Matt Von Pinnon, Published April 24 2011
Von Pinnon: ‘Fighting Sioux’ solution? Keep name, take penalty
Both sides are firmly dug in. That was made clear this past week when the NCAA said it was not budging on the nickname issue even though North Dakota has written retention of the name and logo into state law.
But there is a solution that doesn’t get talked about much – a decision bound to leave both the NCAA and North Dakota feeling unfulfilled yet dignified. The best compromises do that.
It’s so simple. Here’s how it works:
UND (and North Dakota) keeps the nickname and logo and accepts the NCAA’s penalties for doing so.
That’s it. Done.
Lost in all this posturing is the actual settlement terms between the state and the NCAA signed back in October 2007.
It says if UND doesn’t secure namesake approval from both Sioux tribes by Nov. 30, 2010, or transition away from the name and logo by Aug. 15, 2011, the sanctions will apply. The thrust of those sanctions?
UND can’t host post-season tournaments or wear “Fighting Sioux” attire during such tournaments.
Now, I know those sanctions seem blasphemous to people who support retention of the name and logo, but if it comes down to either accepting that or no longer having the name and logo altogether, or sports teams participating in the NCAA, it’s seems a pretty palatable compromise.
Yes, UND not being able to host post-season tournaments could hurt the athletic department’s bottom line, but when compared to the potential loss of booster revenue from not retaining the name or NCAA affiliation, it would seem simply accepting such sanctions is a prudent financial move, too.
Because here’s the hard truth nickname supporters don’t always realize: The NCAA could boot UND from its league tomorrow over this stubbornness to adhere to its rules. The NCAA is a club. It doesn’t need to accept everyone, and it’s not as if North Dakota has enough political influence in the sports world to force the NCAA to play ball. The NCAA could very easily take its ball and go home, making an example of the state on this issue. Then who would UND play? That’s a very possible reaction every “Fighting Sioux” supporter must be willing to accept if the rhetoric grows and the NCAA tires of it.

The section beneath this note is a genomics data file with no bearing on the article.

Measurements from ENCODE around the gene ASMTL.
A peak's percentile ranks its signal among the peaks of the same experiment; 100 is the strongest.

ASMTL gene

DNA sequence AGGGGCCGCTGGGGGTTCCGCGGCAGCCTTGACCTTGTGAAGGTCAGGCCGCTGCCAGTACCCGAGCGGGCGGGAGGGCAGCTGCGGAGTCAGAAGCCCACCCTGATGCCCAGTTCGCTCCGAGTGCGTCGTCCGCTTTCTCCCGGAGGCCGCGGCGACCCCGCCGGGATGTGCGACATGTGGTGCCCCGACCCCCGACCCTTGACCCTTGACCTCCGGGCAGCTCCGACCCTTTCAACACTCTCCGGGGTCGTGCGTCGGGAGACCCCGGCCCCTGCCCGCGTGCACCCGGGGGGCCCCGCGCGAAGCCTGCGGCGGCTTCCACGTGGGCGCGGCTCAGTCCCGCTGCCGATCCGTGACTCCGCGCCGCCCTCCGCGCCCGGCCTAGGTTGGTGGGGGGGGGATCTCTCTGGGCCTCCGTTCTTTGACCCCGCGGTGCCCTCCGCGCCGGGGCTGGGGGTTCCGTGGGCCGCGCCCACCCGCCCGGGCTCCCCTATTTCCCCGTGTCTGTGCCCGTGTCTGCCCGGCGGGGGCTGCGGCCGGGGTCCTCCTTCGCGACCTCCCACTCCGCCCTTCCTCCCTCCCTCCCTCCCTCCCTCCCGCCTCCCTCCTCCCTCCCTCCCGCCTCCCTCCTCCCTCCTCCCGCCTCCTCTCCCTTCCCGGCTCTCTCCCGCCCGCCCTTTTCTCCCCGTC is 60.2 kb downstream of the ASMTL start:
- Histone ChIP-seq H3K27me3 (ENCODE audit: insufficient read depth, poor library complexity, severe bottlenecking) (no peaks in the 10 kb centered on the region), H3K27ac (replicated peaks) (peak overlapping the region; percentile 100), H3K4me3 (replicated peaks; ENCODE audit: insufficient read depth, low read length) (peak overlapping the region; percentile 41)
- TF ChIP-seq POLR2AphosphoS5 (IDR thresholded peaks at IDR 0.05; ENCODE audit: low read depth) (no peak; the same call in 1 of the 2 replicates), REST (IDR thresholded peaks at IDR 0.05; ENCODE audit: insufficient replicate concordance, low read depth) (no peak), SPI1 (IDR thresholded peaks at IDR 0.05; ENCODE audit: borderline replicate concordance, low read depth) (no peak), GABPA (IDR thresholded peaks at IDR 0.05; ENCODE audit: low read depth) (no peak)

Of course, accepting the NCAA sanctions in order to keep the name and logo most of the time doesn’t solve the bigger questions of whether retention of the name and logo is right or good for the state and university. Those debates have been raging for a long time and will continue to rage on, whether the name and logo goes or stays.
What we’re talking about here is simply solving the immediate dispute between what the state law calls for and the NCAA’s position regarding it.
A lot of people – including this newspaper – have criticized the Legislature for further politicizing the name and logo issue by retaining it in state law because they feel such actions can only hurt the university, its image and its ability to attract students or athletic opponents. But it’s pretty clear legislators were exercising the will of the majority by doing what they did. Survey after survey – including independent polls done by this newspaper – show most North Dakotans support retention of the “Fighting Sioux” nickname and logo.
Now that majority must agree to work within the parameters of an earlier agreement signed by its authorized agents.
Keep the name and logo if you must. Be prepared to serve the penalty.
Von Pinnon is editor of The Forum. Reach him at (701) 241-5579.